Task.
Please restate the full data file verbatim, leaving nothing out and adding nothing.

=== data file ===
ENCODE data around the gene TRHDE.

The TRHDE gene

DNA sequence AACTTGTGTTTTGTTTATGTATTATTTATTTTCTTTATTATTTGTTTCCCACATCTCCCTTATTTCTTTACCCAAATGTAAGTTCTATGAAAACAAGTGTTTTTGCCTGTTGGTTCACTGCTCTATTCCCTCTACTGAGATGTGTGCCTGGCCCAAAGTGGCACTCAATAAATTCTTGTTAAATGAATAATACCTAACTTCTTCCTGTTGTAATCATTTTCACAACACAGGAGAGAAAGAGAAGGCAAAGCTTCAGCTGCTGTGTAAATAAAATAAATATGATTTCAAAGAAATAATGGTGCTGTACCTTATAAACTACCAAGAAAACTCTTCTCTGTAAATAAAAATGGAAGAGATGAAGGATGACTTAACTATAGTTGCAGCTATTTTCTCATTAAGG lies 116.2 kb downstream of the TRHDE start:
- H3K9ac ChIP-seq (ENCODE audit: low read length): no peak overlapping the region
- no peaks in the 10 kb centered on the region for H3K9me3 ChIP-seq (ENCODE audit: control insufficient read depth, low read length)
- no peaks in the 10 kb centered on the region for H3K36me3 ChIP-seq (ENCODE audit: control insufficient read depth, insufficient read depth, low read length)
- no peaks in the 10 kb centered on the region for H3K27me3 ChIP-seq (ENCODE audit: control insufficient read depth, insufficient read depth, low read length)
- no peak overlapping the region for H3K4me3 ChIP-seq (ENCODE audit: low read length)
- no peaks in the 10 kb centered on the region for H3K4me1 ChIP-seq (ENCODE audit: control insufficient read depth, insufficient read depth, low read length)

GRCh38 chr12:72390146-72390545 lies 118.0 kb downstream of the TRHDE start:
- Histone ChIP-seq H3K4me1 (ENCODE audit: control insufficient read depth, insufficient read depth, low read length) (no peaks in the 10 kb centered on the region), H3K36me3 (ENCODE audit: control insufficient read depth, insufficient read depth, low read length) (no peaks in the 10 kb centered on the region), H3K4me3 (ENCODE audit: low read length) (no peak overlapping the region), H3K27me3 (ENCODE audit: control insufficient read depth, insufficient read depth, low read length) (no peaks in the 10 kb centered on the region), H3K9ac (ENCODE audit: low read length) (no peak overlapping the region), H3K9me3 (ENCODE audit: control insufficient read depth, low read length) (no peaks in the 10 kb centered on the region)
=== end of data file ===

ENCODE data around the gene TRHDE.

The TRHDE gene

DNA sequence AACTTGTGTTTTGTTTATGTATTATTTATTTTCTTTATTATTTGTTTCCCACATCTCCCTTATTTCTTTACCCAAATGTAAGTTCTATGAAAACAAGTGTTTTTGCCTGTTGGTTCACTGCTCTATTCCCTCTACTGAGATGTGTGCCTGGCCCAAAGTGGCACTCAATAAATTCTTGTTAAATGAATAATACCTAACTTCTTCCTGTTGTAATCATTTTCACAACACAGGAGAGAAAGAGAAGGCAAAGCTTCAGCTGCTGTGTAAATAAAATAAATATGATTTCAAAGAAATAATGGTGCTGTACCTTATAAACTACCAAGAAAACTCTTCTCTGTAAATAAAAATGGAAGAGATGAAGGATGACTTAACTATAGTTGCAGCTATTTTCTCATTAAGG lies 116.2 kb downstream of the TRHDE start:
- H3K9ac ChIP-seq (ENCODE audit: low read length): no peak overlapping the region
- no peaks in the 10 kb centered on the region for H3K9me3 ChIP-seq (ENCODE audit: control insufficient read depth, low read length)
- no peaks in the 10 kb centered on the region for H3K36me3 ChIP-seq (ENCODE audit: control insufficient read depth, insufficient read depth, low read length)
- no peaks in the 10 kb centered on the region for H3K27me3 ChIP-seq (ENCODE audit: control insufficient read depth, insufficient read depth, low read length)
- no peak overlapping the region for H3K4me3 ChIP-seq (ENCODE audit: low read length)
- no peaks in the 10 kb centered on the region for H3K4me1 ChIP-seq (ENCODE audit: control insufficient read depth, insufficient read depth, low read length)

GRCh38 chr12:72390146-72390545 lies 118.0 kb downstream of the TRHDE start:
- Histone ChIP-seq H3K4me1 (ENCODE audit: control insufficient read depth, insufficient read depth, low read length) (no peaks in the 10 kb centered on the region), H3K36me3 (ENCODE audit: control insufficient read depth, insufficient read depth, low read length) (no peaks in the 10 kb centered on the region), H3K4me3 (ENCODE audit: low read length) (no peak overlapping the region), H3K27me3 (ENCODE audit: control insufficient read depth, insufficient read depth, low read length) (no peaks in the 10 kb centered on the region), H3K9ac (ENCODE audit: low read length) (no peak overlapping the region), H3K9me3 (ENCODE audit: control insufficient read depth, low read length) (no peaks in the 10 kb centered on the region)